private float h;
private float s;
private float l;
public float Hue
h = (float)(Math.Abs(value)%360);
public float Saturation
s = (float)Math.Max(Math.Min(1.0, value), 0.0);
public float Luminance
l = (float)Math.Max(Math.Min(1.0, value), 0.0);
The constructor with no arguments is private so that we can't construct an HLS object without specifying it's values. We also provide a property called RGB, which returns a Color that maps to the current HLS values.
In addition, two static methods are provided, which return an HSL object from either a Color, or specified red, green and blue values. Our filters will use these static methods to build an HLS object, then modify one of these values before requesting the modifed colors.
Most HSL color pickers present a hue wheel with varying saturation from the centre to the edge, and then a slider to set luminance for the chosen hue/saturation combination. I don't like this format, because naturally values towards the centre of the circle are underrepresented, and harder to pick. Instead, I propose a system of three sliders, one each for hue, saturation and luminance. Saturation and luminance on the hue slider are set to .5, as is luminance on the saturation slider. Therefore, it's intuitive to move from left to right and select a color.
As you can see, text boxes are provided as well as sliders, the selected color is shown on the right, and it's RGB values are also displayed. The test application will remember the selected color and initialise the dialog with that color when OK is pressed. The HSLColorPicker has a SelectedColor property which can be set before displaying the dialog, and which returns the selected color after the dialog is closed. It returns a Color rather than a HSL object, but can easily be changed if desired.
Three image filters are provided, one each for hue, saturation and luminance. The filters take a float and multiply the value being filtered by that number, so that 1 is an identity transform. This causes all values to trend evenly, but has the side effect of stopping values of 0 from changing at all. There are numerous ways around this, including adding a small number to values before multiplication, or accepting a value to add as well as one to multiply by. The hue filter is kind of odd, give the nature of the hue wheel, it simply changes the colors to unrelated values. The saturation and luminance filters are, however, quite useful and worth incorperating into any image processing library.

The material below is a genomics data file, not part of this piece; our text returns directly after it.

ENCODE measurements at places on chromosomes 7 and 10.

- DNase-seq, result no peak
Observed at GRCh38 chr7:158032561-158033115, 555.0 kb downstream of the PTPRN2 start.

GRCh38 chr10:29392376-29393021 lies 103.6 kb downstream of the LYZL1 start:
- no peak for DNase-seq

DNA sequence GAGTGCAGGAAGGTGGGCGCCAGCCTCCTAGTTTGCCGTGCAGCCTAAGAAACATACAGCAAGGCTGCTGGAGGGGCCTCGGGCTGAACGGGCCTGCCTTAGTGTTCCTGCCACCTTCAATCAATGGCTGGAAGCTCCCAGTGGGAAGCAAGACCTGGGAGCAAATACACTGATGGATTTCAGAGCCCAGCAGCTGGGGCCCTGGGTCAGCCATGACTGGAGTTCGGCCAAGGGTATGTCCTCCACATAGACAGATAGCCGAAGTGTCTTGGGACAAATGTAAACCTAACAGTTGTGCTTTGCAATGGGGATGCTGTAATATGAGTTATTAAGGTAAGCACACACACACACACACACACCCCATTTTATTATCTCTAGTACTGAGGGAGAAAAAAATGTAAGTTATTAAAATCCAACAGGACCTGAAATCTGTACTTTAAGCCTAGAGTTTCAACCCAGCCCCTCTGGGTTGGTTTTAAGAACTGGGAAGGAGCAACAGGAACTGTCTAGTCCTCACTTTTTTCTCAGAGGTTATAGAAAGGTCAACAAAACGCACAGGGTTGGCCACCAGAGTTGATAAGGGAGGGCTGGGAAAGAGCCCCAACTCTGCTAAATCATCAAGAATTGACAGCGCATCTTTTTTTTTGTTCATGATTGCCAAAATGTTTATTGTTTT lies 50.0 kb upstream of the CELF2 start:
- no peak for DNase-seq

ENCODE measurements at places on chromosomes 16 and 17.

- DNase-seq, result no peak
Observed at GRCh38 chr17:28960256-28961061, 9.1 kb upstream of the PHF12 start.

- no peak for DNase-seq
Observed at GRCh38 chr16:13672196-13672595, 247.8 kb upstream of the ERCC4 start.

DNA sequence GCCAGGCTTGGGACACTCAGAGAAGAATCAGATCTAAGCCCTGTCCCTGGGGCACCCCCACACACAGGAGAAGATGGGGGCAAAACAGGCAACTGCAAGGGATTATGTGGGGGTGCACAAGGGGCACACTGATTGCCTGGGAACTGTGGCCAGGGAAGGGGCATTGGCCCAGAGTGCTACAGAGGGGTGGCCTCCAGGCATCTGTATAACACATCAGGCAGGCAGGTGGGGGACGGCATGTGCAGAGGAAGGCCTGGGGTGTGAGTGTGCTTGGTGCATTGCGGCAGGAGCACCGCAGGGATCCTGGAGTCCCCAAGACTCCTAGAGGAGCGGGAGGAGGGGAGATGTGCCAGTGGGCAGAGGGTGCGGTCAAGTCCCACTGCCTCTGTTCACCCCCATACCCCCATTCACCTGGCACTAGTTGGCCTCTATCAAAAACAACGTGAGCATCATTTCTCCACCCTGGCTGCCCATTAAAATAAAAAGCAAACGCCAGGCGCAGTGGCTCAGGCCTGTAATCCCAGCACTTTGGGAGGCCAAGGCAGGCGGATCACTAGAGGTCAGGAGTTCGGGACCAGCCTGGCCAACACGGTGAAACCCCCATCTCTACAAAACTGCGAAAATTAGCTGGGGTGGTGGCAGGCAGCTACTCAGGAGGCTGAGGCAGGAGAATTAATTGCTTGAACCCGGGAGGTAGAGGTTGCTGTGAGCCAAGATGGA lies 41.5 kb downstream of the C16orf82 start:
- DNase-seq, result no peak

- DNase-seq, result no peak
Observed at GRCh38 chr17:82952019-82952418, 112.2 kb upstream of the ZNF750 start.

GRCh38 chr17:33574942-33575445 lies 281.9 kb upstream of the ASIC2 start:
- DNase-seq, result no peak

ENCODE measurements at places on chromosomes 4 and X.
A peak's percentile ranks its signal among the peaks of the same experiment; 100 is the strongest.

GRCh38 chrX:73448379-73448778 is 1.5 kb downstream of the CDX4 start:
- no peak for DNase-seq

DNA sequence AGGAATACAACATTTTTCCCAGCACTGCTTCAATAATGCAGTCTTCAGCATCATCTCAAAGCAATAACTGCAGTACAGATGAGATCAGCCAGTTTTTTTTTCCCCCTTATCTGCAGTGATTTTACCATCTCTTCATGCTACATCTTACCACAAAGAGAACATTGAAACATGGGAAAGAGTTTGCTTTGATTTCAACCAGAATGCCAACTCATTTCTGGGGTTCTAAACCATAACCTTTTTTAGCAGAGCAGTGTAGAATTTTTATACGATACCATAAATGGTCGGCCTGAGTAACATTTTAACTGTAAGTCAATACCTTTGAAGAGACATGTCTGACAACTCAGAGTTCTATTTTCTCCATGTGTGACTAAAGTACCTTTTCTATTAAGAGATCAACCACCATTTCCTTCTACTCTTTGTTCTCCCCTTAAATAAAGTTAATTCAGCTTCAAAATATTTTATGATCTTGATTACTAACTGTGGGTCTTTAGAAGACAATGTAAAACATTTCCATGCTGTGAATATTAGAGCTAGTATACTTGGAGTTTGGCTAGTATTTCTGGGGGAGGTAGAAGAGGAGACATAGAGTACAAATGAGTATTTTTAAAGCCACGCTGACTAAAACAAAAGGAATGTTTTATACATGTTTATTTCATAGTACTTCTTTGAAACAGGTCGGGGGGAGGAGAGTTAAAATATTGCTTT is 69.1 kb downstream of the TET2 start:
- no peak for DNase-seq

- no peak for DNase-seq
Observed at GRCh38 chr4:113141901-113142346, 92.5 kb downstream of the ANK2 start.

As always, I present my son as a model for my filters. From top to bottom is the normal image, the hue filter, the saturation filter, and the luminance filter. I've tried to use extreme values to exaggerate the effect to make it obvious. The saturation effect in particular is not that obvious, because his car is fluorecently colored anyhow.
There are numerous ways to represent color, in this article I have focused on one way that is commonly used in paint programs and so on, and which translates easily to human understanding. This means both that it's a good way of asking people to select a color, and that filtering by enhancing or suppressing these values will result in an effect that has uniform meaning to the human eye. Any person who needs to ask a user to select a color should consider using HSL as the means of doing so.
1.0 First release. Also fixed a bug, I thought at the .Save method for an image would save in the correct format for the file extension, it seems it always saves as PNG. The code now works out the encoder on it's own.
Programming computers ( self taught ) since about 1984 when I bought my first Apple ][. Was working on a GUI library to interface Win32 to Python, and writing graphics filters in my spare time, and then building n-tiered apps using asp, atl and asp.net in my job at Dytech. After 4 years there, I've started working from home, at first for Code Project and now for a vet telemedicine company. I owned part of a company that sells client education software in the vet market, but we sold that and now I work for the new owners.